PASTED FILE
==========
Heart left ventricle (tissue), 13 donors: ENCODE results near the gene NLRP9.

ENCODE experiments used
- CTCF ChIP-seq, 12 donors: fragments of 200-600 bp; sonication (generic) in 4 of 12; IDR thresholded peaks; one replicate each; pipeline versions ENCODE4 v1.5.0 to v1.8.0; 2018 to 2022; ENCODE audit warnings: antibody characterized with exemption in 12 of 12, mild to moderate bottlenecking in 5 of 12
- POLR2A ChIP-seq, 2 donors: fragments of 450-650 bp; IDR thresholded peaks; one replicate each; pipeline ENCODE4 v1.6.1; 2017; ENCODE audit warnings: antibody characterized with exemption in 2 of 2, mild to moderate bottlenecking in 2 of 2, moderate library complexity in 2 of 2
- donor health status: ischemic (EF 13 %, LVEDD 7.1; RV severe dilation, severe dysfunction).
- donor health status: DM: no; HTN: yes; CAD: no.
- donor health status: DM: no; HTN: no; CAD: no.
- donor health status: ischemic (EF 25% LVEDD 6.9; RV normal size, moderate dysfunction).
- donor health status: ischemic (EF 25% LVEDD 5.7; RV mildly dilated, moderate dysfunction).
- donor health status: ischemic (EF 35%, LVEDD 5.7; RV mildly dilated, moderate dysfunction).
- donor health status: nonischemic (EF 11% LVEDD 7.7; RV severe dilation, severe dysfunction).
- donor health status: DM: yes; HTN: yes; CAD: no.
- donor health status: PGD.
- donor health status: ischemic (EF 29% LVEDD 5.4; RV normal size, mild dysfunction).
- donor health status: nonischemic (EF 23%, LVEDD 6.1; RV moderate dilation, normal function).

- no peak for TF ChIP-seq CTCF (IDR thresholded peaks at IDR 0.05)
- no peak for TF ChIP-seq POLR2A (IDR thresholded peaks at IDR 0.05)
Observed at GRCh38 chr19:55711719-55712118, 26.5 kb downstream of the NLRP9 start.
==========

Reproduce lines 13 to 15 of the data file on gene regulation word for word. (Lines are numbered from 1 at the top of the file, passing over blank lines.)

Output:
- donor health status: PGD.
- donor health status: ischemic (EF 29% LVEDD 5.4; RV normal size, mild dysfunction).
- donor health status: nonischemic (EF 23%, LVEDD 6.1; RV moderate dilation, normal function).